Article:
After the death of President John F. Kennedy in 1963, his brother and attorney general Robert found himself at odds with civil rights activist Dr. Martin Luther King. A new play, commissioned by L.A. Theatre Works and universities, including Stanford, examines Bobby Kennedy's transformation from antagonist to civil rights powerhouse.
Actor Henry Clarke recently said that the play focuses on a very passionate man and a real fighter who aligned himself with a powerful cause.
“Bobby was never as happy as when he was fighting for something," said Clarke. "And his role in the Kennedy family was often to fight for his brother and to fight for his family’s agenda.”
Clarke said the story relies on letters, memos and verbatim conversations to review the way Bobby Kennedy’s thinking changed during the social upheavals of the mid-1960s.
“And it’s a fascinating look at the civil rights movement because it’s really through the eyes of a man who is dragged, kicking and screaming, into the fight.”
Through that fight, Clarke said, Kennedy realized what he was fighting for – as if he’d entered a war without fully understanding who the enemy was.
There is a challenge to portraying an historical figure, particularly one whose voice was distinct and memorable.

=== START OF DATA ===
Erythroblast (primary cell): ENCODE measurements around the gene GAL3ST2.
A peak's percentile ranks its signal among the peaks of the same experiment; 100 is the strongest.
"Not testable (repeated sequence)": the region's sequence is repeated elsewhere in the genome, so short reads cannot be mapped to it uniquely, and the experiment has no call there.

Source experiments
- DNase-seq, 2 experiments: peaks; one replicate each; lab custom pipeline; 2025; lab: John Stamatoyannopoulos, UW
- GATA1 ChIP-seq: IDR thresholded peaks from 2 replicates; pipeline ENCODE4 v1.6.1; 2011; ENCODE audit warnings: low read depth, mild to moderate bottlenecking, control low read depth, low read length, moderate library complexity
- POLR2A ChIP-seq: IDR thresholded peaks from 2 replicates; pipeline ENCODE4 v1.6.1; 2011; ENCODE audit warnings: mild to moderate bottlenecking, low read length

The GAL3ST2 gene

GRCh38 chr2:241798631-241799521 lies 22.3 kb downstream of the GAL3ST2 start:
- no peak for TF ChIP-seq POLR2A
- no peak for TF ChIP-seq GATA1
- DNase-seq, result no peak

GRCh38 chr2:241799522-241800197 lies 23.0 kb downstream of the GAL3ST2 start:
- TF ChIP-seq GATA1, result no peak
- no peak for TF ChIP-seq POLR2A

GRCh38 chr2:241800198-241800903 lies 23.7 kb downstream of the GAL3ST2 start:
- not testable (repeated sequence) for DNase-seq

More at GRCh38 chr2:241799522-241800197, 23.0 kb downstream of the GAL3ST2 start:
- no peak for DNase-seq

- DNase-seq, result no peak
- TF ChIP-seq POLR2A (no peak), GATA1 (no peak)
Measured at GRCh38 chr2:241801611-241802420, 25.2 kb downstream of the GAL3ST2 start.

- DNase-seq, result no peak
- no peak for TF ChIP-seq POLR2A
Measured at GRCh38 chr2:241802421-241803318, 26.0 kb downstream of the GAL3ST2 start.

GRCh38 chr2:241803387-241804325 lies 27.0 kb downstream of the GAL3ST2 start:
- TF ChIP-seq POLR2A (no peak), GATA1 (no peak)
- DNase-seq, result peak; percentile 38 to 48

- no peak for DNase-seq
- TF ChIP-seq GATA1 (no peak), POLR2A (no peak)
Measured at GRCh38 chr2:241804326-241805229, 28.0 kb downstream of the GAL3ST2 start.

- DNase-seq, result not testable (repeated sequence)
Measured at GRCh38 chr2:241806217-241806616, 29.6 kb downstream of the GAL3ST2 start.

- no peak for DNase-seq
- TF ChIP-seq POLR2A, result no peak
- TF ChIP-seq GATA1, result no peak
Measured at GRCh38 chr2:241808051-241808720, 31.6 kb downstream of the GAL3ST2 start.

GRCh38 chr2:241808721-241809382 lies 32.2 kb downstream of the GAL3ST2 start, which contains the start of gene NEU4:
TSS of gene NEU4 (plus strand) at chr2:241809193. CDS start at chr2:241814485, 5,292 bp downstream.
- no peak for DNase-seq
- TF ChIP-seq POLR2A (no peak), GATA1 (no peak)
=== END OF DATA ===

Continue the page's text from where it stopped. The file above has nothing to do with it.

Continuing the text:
“I approached the role of Bobby Kennedy first, historically, because I’m kind of a dork – and then from there. I realized – he didn’t have the most melodious voice (Jack had the voice in the family) – and so I realized that that imitation wasn’t going to serve the play.
“'This is a time of shame and sorrow, this menace of violence in America stains our land and every one of our lives.' My voice is a little bit lower than his, it’s not quite as nasal. But in that place I feel I can represent his sound and his inflection and his rhythm."
... and let the audience fill in the rest. Clark’s comments about inflection and rhythm brought to mind musical theater – which this is not, at least not technically. But director John Rubinstein, who hails from a classical music family, uses music as a metaphor when he tries to explain how he’d cut a burdensome scene.
“Musically, we’re going on too long, we have to shift the tempo," said Rubinstein. "We have to bring in the accompaniment here. So we make cuts sometimes just for the rhythm of the piece, for the flow of the melody, as opposed to just purely for the information being imparted.”
Rubinstein needed to impose cuts this week when the national touring company traveled to Los Angeles to record a performance for L.A. Theatre Works. He had to shave 10 minutes from the play so it could fit inside a two-hour window.
Rubinstein took advantage of skills he may have inherited from his maternal grandfather, who founded the Warsaw Opera, and his father Arthur, an iconic pianist. In running for president in 1968, Bobby Kennedy took advantage of the confidence he felt in his own voice, Rubinstein says, to do some good for the country.
“And just as that voice of Robert Kennedy was beginning to be heard, that was when he himself was assassinated, so that was all cut off. So this play really focuses on his conversion, his transition from henchman of JFK to the voice of civil and human rights in this country.”
John Rubinstein recently returned from New York, where he directed the off-Broadway premiere of another L.A. Theatre Works production, “Top Secret.” It examines the release of the Pentagon Papers in 1971. You can learn more about his show, "RFK: The Journey to Justice" at the company’s Web site, LATW.org.